What is a safe?

Posted by | Business, Locksmithing, Security Engineering | 0 |

This is today’s security related posting relating to safes and their history.

From Lockwiki.org http://www.lockwiki.com/index.php/Safe<span id=”selectionBoundary_1477678130881_16013171005944526″ class=”rangySelectionBoundary” style=”line-height: 0; display: none;”></span>


Renaissance era oak safe.250px-carved_oak_chest

Safes have existed in various forms for thousands of years. As with locks, it wasn’t until the late 1700s that security became the primary concern. Prior to this, the design and manufacturing of a safe was, for the most part, an artistic endeavor. The history of safes and their advancement closely parallels advances in metallurgy and the design of locks.

Safe Image
Safe Image

Ancient and medieval safes were built of wooden chests, with later versions bound by iron bands. These early safes were mostly artistic, often having detailed carvings and precious materials inlaid on their surfaces. Many safes of this era were markedly complex, with some having several dozen locking bolts. Despite their complexity, most could be easily picked or forced open.

17th century German safe; complex bolt mechanism.200px-lockwiki_safe_antiqueAs safes became heavier and more complex, the upward opening chest model became too difficult to open and close. Safes transitioned to outward swinging doors mounted to the side of the container. Safes began to use to full metal bodies, first with iron and then steel. Safes became wood completely encased in metal sheets that were riveted together, then full metal safes that were poured or molded to shape.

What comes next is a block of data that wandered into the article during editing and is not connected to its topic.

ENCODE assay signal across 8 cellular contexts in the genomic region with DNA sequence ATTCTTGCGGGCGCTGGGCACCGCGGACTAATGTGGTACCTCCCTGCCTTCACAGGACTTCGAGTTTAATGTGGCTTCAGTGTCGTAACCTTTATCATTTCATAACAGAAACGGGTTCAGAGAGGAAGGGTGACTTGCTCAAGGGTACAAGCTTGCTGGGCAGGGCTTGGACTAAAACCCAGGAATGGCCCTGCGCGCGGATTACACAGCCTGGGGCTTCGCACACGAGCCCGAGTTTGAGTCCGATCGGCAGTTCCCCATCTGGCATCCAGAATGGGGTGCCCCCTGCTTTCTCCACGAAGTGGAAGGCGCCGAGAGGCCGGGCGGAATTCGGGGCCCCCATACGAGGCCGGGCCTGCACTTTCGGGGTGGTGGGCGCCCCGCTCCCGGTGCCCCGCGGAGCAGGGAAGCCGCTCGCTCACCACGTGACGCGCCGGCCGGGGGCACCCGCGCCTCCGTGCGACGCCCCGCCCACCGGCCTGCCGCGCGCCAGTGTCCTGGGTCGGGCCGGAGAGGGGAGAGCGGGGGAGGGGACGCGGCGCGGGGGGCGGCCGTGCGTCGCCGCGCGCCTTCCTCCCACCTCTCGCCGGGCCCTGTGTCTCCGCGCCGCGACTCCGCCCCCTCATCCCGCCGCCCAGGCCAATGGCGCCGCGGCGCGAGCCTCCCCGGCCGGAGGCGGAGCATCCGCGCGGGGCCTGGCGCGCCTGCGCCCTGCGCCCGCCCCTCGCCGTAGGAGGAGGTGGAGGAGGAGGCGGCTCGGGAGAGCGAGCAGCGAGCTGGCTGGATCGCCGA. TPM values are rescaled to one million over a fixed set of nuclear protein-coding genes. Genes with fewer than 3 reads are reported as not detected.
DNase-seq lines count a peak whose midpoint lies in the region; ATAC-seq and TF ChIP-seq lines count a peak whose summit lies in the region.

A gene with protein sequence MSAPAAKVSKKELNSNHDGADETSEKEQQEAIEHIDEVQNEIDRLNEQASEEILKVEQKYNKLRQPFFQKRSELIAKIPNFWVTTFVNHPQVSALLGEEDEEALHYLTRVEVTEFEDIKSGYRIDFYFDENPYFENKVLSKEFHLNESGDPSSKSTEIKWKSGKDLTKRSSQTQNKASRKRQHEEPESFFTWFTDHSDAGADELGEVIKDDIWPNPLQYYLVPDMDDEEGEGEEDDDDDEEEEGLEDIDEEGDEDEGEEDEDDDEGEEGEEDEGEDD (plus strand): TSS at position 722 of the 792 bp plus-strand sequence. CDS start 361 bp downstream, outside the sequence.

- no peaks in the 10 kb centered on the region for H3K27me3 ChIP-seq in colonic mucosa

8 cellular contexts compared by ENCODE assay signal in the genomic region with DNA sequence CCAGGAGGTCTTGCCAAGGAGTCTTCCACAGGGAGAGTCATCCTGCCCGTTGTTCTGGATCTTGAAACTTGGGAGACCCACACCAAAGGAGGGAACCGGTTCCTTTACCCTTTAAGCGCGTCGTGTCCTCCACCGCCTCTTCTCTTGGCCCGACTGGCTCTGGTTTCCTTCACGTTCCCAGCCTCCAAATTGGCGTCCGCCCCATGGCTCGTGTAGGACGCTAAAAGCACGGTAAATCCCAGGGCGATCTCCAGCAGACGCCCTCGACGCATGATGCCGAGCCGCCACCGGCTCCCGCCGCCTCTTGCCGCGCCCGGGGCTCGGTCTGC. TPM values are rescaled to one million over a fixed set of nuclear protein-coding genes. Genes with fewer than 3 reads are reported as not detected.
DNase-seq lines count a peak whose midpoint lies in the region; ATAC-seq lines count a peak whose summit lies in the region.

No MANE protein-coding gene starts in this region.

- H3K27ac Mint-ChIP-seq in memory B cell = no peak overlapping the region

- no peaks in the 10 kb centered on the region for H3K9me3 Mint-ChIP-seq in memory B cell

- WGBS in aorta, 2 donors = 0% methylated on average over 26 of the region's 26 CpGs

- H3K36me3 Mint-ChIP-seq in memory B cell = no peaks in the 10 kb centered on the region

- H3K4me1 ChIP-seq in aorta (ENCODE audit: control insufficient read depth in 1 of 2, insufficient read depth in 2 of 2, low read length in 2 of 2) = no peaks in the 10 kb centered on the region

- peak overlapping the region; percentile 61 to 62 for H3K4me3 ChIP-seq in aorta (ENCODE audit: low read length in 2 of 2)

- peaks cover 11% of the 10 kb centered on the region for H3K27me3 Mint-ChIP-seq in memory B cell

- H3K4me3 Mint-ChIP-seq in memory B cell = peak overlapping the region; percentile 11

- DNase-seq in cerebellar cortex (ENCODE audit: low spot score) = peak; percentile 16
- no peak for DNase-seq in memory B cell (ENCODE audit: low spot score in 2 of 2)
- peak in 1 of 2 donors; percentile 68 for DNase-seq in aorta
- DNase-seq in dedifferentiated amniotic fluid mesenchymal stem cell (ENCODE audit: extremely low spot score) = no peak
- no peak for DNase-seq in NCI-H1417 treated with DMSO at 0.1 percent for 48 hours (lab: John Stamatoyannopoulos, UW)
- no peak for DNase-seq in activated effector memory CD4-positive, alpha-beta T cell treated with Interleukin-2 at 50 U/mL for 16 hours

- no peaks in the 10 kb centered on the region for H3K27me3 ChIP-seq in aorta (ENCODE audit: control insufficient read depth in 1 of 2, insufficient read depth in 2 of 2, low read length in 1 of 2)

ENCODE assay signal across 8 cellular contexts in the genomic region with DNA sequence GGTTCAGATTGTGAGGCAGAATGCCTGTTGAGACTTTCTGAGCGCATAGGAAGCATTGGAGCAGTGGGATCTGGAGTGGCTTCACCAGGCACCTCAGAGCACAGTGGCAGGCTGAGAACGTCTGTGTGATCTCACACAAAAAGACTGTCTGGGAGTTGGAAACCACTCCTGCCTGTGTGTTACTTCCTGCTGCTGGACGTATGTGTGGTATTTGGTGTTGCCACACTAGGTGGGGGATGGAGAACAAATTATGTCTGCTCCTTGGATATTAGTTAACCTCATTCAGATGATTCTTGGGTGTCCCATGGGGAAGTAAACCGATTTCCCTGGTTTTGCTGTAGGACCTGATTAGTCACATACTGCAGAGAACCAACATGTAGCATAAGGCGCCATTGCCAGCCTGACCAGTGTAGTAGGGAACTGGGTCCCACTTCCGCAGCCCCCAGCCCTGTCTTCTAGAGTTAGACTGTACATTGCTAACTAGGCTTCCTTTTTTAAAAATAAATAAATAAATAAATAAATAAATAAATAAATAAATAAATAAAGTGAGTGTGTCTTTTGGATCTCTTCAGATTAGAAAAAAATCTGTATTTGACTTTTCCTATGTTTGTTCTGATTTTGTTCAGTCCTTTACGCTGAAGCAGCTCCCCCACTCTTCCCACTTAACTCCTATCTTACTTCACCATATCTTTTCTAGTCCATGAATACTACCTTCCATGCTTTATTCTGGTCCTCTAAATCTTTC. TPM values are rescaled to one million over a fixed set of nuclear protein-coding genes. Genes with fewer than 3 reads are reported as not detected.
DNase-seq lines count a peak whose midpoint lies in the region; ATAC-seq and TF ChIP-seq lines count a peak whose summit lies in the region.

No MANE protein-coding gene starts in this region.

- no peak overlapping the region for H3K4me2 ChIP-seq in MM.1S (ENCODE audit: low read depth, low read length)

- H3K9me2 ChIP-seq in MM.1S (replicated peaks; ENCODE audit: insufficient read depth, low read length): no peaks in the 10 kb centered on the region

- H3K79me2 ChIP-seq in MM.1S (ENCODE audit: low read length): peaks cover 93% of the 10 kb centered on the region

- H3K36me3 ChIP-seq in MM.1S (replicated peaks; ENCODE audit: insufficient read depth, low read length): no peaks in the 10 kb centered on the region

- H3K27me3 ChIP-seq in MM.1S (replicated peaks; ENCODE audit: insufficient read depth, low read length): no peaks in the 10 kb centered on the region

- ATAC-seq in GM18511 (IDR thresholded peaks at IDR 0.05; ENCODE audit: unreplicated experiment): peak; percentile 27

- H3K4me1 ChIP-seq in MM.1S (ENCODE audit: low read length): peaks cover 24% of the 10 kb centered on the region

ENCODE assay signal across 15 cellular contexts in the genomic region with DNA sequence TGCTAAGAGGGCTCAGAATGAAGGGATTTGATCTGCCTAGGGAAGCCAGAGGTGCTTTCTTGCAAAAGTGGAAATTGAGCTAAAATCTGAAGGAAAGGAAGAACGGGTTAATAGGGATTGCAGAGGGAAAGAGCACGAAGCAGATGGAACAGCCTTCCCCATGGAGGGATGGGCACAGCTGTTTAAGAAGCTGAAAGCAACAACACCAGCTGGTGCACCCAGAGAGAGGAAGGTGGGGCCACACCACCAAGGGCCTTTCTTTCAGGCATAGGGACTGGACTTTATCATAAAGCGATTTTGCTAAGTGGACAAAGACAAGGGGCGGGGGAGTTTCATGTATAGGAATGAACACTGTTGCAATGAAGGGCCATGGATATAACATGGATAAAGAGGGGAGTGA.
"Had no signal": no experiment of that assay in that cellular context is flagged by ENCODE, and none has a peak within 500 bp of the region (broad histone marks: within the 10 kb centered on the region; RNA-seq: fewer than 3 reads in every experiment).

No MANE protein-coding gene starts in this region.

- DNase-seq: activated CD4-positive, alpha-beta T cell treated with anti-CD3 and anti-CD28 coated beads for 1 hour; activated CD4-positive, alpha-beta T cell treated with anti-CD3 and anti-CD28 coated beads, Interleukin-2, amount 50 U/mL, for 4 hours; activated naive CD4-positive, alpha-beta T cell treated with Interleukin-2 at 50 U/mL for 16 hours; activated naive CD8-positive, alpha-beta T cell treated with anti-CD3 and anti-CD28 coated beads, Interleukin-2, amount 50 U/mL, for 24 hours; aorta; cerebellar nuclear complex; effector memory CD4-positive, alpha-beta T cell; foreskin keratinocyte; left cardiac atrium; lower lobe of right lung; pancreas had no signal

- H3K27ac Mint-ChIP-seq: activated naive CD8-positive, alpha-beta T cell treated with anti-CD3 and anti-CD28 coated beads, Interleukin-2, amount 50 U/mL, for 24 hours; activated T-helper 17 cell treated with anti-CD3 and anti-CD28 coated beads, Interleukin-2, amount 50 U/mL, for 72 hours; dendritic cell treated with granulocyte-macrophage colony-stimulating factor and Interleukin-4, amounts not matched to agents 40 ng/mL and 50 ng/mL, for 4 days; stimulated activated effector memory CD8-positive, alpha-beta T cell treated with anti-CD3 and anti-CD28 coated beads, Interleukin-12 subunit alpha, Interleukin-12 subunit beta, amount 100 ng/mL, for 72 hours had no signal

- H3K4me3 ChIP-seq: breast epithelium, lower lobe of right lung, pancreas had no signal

The refinement of metallurgy techniques led to the combination of additional metals with steel. These combinations strengthened the steel in many ways. Copper, for example, can be used to provide heat transfer or corrosion resistance. In the early 1800s, fire-resistant safes were introduced. Prior to this safes did not protect against fire, and often helped destroy valuables stored within by being made of heat conductive materials. Though a patent was filed by Richard Scott in 1801 for fire-proofing a safe, it does not appear that it was put to use.

Locking mechanism and main board of an electronic safe.

Electronic Safe Internal Mechanism
Electronic Safe Internal Mechanism

Many modern safes use electronics rather than a lock or dial, to lower manufacturing costs and prevent manipulation, however they often include a standard lock as a reset function. They function in the same way as standard safes, but use an electronic solenoid to prevent the bolt from retracting.